The full State Senate will vote on a proposal allowing the use of red light camera systems at island intersections.
The Senate's Ways and Means Committee passed SB 663 earlier today. The measure would allow counties to set up programs to catch drivers running red lights.
The bill states the systems use sensor equipment in crosswalks, which are connected to a self-contained camera system. The cameras will then take two pictures. One of the rear of the car with the license plate, and the other of the entire intersection.
"We had over a hundred deaths last year. 42 pedestrians, which is a record for Hawaiʻi," said Daniel Alexander, Planning and Communications Director for the Hawaiʻi Bicycling League. "There are measures we need to take to make our streets safer, and I think there's a consensus behind that."
But there are also those who oppose the bill, saying there are certain aspects of it that are concerning.
Natalie Iwasa submitted testimony against SB 663. "My concern is that the way the bill is written, they send tickets to the car owner," she said.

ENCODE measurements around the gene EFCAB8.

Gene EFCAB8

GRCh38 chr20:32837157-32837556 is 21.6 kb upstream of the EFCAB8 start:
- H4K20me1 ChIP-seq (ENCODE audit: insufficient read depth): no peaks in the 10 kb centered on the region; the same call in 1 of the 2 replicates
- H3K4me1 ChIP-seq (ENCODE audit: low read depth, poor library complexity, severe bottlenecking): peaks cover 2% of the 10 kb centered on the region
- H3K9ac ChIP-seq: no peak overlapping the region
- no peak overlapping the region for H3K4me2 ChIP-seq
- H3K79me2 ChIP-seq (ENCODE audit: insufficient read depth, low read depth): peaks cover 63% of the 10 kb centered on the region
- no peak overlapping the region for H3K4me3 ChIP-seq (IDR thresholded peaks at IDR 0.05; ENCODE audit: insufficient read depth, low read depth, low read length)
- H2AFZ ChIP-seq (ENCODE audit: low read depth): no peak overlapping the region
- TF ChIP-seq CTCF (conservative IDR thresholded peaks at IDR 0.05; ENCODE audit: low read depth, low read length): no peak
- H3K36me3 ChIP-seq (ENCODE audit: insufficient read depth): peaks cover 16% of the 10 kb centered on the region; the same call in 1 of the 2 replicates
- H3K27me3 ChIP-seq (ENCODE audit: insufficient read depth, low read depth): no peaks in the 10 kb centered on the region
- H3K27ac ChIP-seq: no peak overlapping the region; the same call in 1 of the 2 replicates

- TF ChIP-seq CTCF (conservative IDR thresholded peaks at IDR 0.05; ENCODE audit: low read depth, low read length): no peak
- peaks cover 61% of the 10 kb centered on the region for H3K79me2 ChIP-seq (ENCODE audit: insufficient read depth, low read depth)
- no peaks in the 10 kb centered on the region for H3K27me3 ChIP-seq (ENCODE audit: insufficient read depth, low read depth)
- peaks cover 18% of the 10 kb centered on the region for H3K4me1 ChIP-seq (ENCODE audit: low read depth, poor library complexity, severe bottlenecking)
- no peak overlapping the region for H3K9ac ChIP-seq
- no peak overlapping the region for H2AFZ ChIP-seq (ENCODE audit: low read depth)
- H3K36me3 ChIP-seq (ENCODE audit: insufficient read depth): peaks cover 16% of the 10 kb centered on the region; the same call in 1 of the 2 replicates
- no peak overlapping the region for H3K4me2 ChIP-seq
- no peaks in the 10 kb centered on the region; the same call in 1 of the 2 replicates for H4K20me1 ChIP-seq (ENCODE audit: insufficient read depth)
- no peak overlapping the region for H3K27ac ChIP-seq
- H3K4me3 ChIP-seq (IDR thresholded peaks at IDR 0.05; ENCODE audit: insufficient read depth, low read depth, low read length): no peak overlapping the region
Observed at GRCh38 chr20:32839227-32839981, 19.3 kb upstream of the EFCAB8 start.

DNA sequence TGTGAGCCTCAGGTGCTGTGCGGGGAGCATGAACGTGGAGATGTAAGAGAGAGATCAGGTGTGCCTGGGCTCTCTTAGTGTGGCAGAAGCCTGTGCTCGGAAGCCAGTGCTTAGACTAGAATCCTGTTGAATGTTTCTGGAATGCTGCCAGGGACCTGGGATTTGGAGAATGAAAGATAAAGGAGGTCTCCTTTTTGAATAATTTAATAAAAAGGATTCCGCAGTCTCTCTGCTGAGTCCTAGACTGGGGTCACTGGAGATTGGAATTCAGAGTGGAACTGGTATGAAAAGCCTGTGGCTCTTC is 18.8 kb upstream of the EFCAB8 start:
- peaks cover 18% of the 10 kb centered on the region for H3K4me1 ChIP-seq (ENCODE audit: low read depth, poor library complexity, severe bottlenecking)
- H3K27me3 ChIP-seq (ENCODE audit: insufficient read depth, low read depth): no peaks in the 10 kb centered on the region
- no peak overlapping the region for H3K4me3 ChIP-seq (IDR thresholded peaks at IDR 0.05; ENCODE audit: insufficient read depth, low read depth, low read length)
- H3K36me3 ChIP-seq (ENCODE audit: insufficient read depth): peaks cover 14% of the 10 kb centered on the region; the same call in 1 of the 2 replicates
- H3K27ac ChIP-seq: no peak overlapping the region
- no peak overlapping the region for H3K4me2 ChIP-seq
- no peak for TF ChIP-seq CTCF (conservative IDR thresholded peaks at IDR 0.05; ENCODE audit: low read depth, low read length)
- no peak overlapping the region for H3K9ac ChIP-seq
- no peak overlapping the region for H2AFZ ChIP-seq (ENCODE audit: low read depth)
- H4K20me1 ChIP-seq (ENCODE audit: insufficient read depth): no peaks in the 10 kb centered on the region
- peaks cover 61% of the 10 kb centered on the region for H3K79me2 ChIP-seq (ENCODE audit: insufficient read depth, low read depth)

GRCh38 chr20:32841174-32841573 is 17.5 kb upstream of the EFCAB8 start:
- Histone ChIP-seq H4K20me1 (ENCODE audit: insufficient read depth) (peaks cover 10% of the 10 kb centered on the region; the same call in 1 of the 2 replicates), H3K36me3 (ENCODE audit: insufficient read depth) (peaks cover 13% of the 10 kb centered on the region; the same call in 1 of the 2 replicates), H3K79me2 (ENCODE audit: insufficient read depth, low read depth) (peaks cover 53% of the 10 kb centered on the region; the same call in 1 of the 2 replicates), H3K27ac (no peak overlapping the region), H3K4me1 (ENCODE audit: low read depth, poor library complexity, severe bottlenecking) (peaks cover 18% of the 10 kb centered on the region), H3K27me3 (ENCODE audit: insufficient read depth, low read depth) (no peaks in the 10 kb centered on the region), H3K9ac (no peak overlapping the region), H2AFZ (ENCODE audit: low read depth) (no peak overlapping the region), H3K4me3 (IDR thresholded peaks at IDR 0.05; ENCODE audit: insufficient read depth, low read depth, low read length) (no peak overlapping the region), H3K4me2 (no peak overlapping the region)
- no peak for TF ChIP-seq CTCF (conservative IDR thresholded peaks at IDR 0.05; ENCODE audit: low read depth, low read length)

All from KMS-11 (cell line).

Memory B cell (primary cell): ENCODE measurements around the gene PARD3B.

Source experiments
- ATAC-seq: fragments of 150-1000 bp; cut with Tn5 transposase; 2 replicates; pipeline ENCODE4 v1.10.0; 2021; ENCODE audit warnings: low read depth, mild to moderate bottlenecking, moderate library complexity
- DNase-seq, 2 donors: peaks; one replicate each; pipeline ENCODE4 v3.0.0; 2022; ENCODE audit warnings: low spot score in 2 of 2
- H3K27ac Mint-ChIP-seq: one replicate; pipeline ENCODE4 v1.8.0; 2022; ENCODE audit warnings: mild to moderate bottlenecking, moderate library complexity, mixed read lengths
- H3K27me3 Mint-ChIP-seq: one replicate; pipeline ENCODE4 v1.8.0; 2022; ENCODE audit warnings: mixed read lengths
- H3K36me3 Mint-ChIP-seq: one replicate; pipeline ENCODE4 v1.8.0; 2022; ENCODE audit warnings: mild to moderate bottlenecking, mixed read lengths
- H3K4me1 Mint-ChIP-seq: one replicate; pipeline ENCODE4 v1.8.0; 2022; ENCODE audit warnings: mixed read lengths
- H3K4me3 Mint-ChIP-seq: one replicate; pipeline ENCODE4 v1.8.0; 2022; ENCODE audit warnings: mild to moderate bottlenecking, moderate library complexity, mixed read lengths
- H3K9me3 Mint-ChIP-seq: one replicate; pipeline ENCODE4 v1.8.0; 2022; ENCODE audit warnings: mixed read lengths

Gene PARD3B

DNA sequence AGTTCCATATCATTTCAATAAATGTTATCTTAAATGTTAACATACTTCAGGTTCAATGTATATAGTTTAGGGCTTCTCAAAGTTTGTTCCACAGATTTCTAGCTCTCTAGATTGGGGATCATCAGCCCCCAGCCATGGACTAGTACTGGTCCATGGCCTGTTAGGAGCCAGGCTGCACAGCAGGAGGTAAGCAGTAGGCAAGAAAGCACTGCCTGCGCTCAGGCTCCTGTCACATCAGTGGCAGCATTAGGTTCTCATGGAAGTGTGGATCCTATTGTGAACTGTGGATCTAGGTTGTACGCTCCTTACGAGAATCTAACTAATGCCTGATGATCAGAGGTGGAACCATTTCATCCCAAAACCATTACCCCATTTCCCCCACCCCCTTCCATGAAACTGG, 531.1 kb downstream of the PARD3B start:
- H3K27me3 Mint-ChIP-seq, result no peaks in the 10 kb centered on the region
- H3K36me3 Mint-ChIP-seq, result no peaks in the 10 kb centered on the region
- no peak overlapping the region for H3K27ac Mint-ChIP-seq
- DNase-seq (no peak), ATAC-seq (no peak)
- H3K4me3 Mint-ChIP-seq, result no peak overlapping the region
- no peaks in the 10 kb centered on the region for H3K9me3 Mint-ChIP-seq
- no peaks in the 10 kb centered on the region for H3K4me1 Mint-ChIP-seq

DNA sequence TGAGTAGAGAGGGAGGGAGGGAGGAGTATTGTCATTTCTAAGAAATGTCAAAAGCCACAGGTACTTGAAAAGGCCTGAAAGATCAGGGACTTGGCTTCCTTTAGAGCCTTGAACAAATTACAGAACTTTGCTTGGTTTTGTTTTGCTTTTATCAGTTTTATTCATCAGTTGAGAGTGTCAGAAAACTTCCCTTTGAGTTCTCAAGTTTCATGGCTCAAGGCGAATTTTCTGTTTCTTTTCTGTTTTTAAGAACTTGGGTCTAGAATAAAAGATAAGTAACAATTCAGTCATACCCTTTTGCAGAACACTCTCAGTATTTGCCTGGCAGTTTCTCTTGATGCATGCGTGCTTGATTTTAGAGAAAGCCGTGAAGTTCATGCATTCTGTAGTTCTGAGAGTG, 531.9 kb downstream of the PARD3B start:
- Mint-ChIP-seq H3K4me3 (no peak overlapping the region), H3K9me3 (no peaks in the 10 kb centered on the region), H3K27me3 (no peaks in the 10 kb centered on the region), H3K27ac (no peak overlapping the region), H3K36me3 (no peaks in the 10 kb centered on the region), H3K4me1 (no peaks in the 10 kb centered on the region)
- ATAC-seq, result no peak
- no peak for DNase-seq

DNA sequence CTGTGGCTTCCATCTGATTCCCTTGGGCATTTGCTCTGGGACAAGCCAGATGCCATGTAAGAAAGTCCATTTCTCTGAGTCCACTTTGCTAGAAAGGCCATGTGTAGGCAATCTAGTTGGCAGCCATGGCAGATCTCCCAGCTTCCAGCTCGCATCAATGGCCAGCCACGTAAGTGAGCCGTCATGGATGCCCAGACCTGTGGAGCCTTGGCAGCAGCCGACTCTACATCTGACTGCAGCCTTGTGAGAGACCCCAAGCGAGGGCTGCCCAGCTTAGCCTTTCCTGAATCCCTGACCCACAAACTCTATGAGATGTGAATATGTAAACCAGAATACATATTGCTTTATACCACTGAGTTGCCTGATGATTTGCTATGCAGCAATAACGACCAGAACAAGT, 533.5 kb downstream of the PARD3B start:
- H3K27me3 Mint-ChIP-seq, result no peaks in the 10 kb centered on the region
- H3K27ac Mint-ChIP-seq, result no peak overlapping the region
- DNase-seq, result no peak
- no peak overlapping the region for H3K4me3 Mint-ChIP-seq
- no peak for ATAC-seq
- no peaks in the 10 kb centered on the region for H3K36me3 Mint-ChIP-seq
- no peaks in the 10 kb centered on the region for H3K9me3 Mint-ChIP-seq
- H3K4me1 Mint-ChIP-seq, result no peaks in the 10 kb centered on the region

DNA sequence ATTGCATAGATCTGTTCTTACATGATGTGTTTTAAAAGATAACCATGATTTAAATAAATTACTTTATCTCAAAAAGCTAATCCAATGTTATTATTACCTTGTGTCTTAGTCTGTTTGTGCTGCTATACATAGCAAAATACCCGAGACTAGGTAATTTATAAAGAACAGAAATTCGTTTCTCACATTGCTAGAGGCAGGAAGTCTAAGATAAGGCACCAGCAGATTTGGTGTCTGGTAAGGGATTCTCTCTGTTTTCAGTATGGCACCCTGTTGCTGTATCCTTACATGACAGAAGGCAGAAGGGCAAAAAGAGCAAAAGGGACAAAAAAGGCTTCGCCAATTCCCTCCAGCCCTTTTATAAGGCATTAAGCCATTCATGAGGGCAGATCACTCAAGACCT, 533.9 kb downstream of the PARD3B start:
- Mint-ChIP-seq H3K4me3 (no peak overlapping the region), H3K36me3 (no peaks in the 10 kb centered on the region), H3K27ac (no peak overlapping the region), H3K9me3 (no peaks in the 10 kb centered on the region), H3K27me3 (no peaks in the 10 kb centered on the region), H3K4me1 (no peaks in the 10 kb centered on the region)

"And if that person were not driving, then he or she would have to take some measures to prove that he or she was not the driver at the time. So basically it's making the innocent prove they were not guilty."
There are also concerns regarding the rise in rear-end collissions. Those who commented against the measure detailed how drivers could stop suddenly to avoid running the red light.
"I appreciate the bill's intent to make our streets safer," said Iwasa. "But I don't think this is the right way to go about it."
SB 663 will be up for a full Senate vote before crossing over to the House for consideration.
You can read Senate Draft 1 of the bill below.